#95 -- Just Getting Older

Album: The Hindu Times (single)

Is this song an acknowledgement of better days’ past for Oasis, or just another introspective ballad? Either way, I think there could have been better choices for the first Hindu Times B-Side. Personally, I find the lyrics a tad depressing (I'm halfway up to the bottom/of another bottle/of my next best favourite friend/am I cracking up/or just getting older?), and an almost inappropriate crash-landing back to Earth after the resounding rock n’ roll high of The Hindu Times. I’m a sucker for Noel ballads though, so I’ll take it squeezed between a great rock song and a far better Noel ballad (it’s gonna be high up on this list too).

#96 -- Bonehead's Bank Holiday

Album: What's the Story Morning Glory (vinyl-only track)

This is a jaunty little vinyl-only track from WTSMG. That’s a good thing, in my opinion, because this song isn’t exactly the type that should be listened to in Dolby 5.1. It’s more the style of “lets-get-shitfaced-and-sing-nonsense-until-we-get-kicked-out-of-the-bar,” and almost demands a double entendre-laden verse about passing around the town whore (sadly lacking, I’m afraid). Still, a fun tune, an easy one to learn, and one no one would recognize if you and your mates started belting it out at the pub.

#97 -- Little James

Album: Standing on the Shoulder of Giants

What lifelong Oasis fan doesn’t have a strong opinion about this song? It’s Liam’s first offering as a songwriter, and a certainly valiant effort. When it comes up in discussion, most fans slag it off, for the most part including myself. It’s hard to find anything wrong with a song written by a dad for his son, though, it sometimes seems like a few of the lines were hastily assembled from an elementary rhyming dictionary. Live for your toys/even though they make noise… sometimes makes me cringe. You have to give Liam props for trying though, and it’s certainly a song that feels like it “belongs” in the middle of SOTSOG. Regardless, Noel should have put his foot down on the drawn-out “na na na” ending – it’s not exactly Hey Jude.

#98 -- My Big Mouth

Album: Be Here Now

It’s been suggested that this song contains an adaptation of “I Never Saw a Moor”, a by the 19th century poet Emily Dickenson. True, this is a very poetic song, but the lines attributed to the poem (I ain't never spoke to god/and I ain't never been to heaven/but you assumed I knew the way/even though the map was given) are about the only ones that make any sense to me. Of course, we have a lot more legendary Oasis tracks that should be credited as “written by N. Gallagher/Lots of Drugs” than confusing ones, so I can’t complain. After being fully titillated by D’You Know What I Mean, the distortion followed by the full-band cacophony in this track should be the listener’s first clue Be Here Now bears only a shaky resemblance to either of Oasis’ first two albums. Not that it’s a bad thing, mind you.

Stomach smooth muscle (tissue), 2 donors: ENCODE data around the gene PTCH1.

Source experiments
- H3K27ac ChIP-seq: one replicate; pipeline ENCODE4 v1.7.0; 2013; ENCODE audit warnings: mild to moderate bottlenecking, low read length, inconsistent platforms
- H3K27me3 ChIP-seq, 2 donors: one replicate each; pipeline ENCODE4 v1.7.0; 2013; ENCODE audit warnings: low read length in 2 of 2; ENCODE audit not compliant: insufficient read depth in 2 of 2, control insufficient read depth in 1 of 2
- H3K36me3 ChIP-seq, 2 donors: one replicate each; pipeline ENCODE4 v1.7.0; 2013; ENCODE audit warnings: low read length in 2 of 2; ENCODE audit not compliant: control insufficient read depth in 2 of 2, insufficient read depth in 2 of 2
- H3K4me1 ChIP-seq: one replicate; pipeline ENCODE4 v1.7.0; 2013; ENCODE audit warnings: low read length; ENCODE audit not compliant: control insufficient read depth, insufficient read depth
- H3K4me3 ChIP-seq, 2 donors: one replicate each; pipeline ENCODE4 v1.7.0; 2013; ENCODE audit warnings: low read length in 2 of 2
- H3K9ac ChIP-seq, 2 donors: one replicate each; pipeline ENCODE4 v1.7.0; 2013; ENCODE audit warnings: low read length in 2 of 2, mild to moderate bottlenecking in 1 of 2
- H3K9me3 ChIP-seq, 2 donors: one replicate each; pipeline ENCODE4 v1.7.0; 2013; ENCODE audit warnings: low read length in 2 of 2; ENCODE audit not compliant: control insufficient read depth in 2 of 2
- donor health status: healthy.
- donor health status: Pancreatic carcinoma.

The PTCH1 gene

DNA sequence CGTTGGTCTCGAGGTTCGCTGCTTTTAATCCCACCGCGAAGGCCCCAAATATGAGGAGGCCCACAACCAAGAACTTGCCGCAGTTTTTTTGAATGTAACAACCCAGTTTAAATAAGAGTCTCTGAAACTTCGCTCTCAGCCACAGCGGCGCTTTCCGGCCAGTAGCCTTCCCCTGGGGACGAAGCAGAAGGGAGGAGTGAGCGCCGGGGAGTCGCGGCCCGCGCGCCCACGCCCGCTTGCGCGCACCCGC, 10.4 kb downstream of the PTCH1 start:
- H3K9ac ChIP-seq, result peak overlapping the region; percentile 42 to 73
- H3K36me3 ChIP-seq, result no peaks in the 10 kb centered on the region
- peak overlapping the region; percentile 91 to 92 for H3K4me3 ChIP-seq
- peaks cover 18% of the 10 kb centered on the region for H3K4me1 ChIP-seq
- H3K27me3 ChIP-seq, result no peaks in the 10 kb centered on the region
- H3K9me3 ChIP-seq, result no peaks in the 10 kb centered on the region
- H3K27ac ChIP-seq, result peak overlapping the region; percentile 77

#99 -- Roll It Over

Album: Standing on the Shoulders of Giants

This is a rather good song, really. It’s just unfortunately stuck as the final track on an album alongside better songs with the same slow, psychedelic feel. As if listening to SOTSOG all the way through didn’t leave you in a bit of a daze, Roll It Over makes me feel as lethargic as a hangover that sticks around until dinnertime.

If it wasn’t for all the lyrical repetition in the whole album in general, the verses of this song (“I can give the hundred million reasons/to build a barricade/blame it on the changing of the seasons/the thoughts that I convey”, and “look around at all the plastic people/who live without a care/try to sit with me around my table/but never bring a chair”) would stand out as some of the best on SOTSOG. As it is, a pretty damn good song ends up misplaced and misunderstood.

#100 -- Put Yer Money Where Yer Mouth Is

Album: Standing on the Shoulder of Giants

I agree with Noel’s analysis of this song: “We liked the energy in it. But I would have wanted to work more with the lyrics, it´s just the same words being repeated over and over." Put Yer Money Where Yer Mouth Is has great energy, and the kind of opening bars that make you expect something special, but just sort of comes off as an unfinished, gratuitous “lets put another song in this album” track.

That being said, the sound is textbook SOTSOG-era Oasis. Makes you wish Noel had written some really great lyrics. The repetition makes it get overshadowed by the more lyrical and unique tracks on the album, even though it’s more rock ‘n roll than any of them (with the possible exception of I Can See a Liar). That, and the fact that I can’t decide whether the use of the word “yer” exudes a Liam-esque cocky swagger, or just the triteness of some teenager’s instant messenger lingo, puts this one at the bottom of the ladder. But stay tuned, I’m counting them down all the way to number one.